Nuclear electric power generation was a fact of life in the last half of the 20th Century and will remain so in the 21st Century. The Obama Administration was just about to announce a surge in nuclear power plant construction when these disasters hit. Now the plans are on permanent hold. Germany has announced a plan to eliminate all their plants. Other nations will follow. Illinois has more functioning nuclear power plants than any other state --- ELEVEN out of the functioning 104 power plants. (This total, BTW, does NOT include reactors at research facilities nor does it reflect multiple reactors at one given power plant location.) Statistically US Nuke facilities are safe, but then so were those of the Japanese until two weeks ago. (I have no real concerns about the nearby Byron Nuclear Plant that is a scant 30 miles from my home.)

Still, the US shares another nuclear factoid with the Japanese. There is NO permanent remote storage facility, or nuclear waste depository, in either nation. Both nations store the bulk of the spent pellets and rods on site near the reactors. Much are conveniently stored ABOVE the reactors, in Japan this location anomaly figured significantly into their present travails. You see we always talk about blow “ups” when we have an explosion, not blow “downs.” The explosions in Japan damaged the cooling tanks for the spent fuel and created much of the heat and contamination problems. Some 30 years ago the US began construction of a national nuke storage facility at Yucca Mountain, Nevada. After 100s of BILLIONS of dollars in construction, it has yet to open! Now there is an effort to scrap this site and start all over! The US shares in similar risks with the Japanese, but we have far more in THOUSANDS of TONS of spent fuel and nuclear waste than they do. I fully expect ALL the nuclear waste East of the Mississippi to be shipped by railroad on a route that runs just two blocks from my home in little Creston --- when and if the Yucca Mountain facility were to open, that is.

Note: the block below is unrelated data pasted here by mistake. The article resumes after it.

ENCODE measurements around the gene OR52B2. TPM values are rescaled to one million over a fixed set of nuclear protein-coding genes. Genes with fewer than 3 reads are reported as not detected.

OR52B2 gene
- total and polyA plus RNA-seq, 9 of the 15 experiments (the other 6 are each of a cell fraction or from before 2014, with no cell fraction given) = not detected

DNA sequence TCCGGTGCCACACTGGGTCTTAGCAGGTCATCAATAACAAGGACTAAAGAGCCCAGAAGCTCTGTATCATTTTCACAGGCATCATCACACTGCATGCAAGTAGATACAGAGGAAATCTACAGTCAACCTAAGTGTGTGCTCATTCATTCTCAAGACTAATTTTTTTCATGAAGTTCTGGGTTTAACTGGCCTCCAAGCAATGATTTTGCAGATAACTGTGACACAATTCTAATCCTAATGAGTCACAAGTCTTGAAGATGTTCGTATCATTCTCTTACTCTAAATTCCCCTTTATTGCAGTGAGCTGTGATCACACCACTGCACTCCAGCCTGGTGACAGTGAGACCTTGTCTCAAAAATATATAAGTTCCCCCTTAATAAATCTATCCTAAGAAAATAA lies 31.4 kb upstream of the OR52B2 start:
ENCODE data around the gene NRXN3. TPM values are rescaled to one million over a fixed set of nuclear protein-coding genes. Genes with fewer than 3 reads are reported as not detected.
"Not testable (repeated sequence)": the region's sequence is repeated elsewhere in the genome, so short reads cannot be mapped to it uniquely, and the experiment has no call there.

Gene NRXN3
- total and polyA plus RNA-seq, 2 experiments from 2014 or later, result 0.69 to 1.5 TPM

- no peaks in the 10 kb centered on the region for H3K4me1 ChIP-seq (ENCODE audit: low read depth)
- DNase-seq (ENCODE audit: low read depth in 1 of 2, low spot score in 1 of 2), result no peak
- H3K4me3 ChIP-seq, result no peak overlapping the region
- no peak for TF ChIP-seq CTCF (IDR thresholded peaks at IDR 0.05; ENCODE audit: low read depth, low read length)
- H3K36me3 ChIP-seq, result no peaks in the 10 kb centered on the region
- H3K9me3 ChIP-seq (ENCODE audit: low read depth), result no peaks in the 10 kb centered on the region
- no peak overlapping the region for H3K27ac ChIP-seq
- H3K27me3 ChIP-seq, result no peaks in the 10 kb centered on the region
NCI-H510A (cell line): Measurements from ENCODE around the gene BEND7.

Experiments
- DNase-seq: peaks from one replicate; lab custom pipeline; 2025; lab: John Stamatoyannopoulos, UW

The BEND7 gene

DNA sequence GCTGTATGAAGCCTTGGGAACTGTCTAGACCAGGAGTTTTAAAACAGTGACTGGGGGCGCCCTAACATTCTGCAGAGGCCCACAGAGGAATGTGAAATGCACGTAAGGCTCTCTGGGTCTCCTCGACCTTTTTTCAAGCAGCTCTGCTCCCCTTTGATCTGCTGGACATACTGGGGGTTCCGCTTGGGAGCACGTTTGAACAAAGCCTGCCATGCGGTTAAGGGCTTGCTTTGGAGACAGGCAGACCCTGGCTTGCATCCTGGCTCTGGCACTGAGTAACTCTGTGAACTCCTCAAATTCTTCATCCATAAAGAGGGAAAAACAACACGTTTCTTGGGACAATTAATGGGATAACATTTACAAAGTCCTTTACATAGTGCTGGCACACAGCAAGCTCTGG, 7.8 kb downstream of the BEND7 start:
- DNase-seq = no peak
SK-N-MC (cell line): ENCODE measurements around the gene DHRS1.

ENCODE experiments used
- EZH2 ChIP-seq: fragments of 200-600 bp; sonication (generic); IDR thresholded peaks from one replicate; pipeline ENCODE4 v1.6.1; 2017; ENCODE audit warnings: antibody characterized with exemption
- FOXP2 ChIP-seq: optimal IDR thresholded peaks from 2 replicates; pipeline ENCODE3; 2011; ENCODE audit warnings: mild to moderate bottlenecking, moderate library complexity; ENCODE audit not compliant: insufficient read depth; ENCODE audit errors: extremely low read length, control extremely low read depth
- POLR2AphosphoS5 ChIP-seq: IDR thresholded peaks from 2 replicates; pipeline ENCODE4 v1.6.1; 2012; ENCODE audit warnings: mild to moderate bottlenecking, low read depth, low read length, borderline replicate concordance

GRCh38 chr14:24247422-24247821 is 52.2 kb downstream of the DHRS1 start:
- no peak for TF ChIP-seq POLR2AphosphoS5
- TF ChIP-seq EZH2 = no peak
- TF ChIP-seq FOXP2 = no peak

The Japanese are easily looking at HUNDREDS of $BILLIONS in reconstruction costs. The Japanese appear to be well insured, but where will the Japanese underwriters get the money to pay out on these claims? A significant amount of their reserves are invested in US Treasury securities. These will by necessity be redeemed. The Japanese government is the world’s second largest holder (with roughly $800 BILLION) of US treasury securities. How much of these will by necessity be redeemed?

Under the terms of Quantitative Easing 2, the FED has picked up any shortfall in the weekly auction (and re-auction) of these “investments.” It is estimated that approximately 70% of the weekly debt being put on the market is being bought via the FED’s weekly printing of still more greenbacks. The $600 BILLION initially authorized by QE2 will shortly be used up. This is without any escalation in Japanese redemptions. What is Uncle $ugar to do? The Japanese crises have escalated our own monetization (of debt) crisis. We, in the US, will indeed financially share in the tragedies that have struck Japan in recent weeks. Will THIS aspect be covered in the News??? I doubt it....

I’m Fred Cederholm and I’ve been thinking. You should be thinking, too.

Copyright 2010 Questions, Inc. All rights reserved. Fred Cederholm is a CPA/CFE, a forensic accountant, and writer. He is a graduate of the University of Illinois (B.A., M.A. and M.A.S.). He can be reached at

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This story was published on March 21, 2011.